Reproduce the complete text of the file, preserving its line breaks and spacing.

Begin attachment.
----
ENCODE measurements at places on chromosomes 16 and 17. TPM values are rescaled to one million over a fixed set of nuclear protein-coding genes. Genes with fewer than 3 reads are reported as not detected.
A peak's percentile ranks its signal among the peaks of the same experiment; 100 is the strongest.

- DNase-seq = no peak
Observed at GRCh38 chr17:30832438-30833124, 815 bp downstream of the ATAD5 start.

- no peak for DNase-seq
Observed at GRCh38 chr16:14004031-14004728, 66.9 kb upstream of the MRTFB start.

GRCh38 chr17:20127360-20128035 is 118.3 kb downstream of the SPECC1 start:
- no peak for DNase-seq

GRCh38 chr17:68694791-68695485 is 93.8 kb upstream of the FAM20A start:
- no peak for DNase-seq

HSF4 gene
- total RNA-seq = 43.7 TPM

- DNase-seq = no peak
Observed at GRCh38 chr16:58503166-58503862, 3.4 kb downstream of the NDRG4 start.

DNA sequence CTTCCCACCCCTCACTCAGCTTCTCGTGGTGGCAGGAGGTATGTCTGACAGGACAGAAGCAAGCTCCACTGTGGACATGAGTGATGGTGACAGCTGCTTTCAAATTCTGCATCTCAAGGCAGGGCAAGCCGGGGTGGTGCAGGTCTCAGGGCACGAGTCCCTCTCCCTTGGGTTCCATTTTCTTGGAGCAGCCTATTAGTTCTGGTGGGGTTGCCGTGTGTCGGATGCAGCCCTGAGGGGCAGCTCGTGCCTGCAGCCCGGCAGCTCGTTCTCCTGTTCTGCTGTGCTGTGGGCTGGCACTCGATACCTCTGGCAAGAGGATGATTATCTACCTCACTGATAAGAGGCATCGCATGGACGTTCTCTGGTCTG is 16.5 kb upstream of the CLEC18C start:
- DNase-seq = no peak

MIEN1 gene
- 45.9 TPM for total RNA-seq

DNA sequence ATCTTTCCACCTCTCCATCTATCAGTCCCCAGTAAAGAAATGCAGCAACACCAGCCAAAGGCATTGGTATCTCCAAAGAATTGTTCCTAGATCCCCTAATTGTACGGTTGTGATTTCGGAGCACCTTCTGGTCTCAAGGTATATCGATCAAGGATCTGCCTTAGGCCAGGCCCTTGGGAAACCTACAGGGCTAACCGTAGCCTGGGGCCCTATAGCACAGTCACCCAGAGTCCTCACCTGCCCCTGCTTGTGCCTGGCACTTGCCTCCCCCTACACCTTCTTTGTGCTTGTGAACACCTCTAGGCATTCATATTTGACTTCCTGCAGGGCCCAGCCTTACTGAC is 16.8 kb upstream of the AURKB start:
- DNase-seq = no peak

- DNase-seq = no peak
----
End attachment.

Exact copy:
ENCODE measurements at places on chromosomes 16 and 17. TPM values are rescaled to one million over a fixed set of nuclear protein-coding genes. Genes with fewer than 3 reads are reported as not detected.
A peak's percentile ranks its signal among the peaks of the same experiment; 100 is the strongest.

- DNase-seq = no peak
Observed at GRCh38 chr17:30832438-30833124, 815 bp downstream of the ATAD5 start.

- no peak for DNase-seq
Observed at GRCh38 chr16:14004031-14004728, 66.9 kb upstream of the MRTFB start.

GRCh38 chr17:20127360-20128035 is 118.3 kb downstream of the SPECC1 start:
- no peak for DNase-seq

GRCh38 chr17:68694791-68695485 is 93.8 kb upstream of the FAM20A start:
- no peak for DNase-seq

HSF4 gene
- total RNA-seq = 43.7 TPM

- DNase-seq = no peak
Observed at GRCh38 chr16:58503166-58503862, 3.4 kb downstream of the NDRG4 start.

DNA sequence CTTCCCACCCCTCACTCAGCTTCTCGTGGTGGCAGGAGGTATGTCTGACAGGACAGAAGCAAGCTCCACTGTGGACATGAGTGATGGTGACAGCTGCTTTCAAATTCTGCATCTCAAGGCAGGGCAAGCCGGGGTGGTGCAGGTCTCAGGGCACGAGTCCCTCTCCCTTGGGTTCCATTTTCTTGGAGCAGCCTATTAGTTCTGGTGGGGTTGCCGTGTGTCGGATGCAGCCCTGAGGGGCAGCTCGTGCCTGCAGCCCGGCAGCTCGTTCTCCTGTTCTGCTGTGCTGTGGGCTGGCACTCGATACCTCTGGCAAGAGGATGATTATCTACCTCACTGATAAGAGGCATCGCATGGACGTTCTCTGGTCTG is 16.5 kb upstream of the CLEC18C start:
- DNase-seq = no peak

MIEN1 gene
- 45.9 TPM for total RNA-seq

DNA sequence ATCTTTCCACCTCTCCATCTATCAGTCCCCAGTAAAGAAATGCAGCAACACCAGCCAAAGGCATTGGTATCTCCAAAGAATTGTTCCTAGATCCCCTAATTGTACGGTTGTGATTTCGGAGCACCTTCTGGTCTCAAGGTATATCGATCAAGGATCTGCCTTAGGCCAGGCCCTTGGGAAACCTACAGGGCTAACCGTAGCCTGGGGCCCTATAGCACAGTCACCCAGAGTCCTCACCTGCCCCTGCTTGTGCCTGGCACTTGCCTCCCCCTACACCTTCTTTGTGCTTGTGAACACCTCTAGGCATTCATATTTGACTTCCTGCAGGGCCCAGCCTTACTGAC is 16.8 kb upstream of the AURKB start:
- DNase-seq = no peak

- DNase-seq = no peak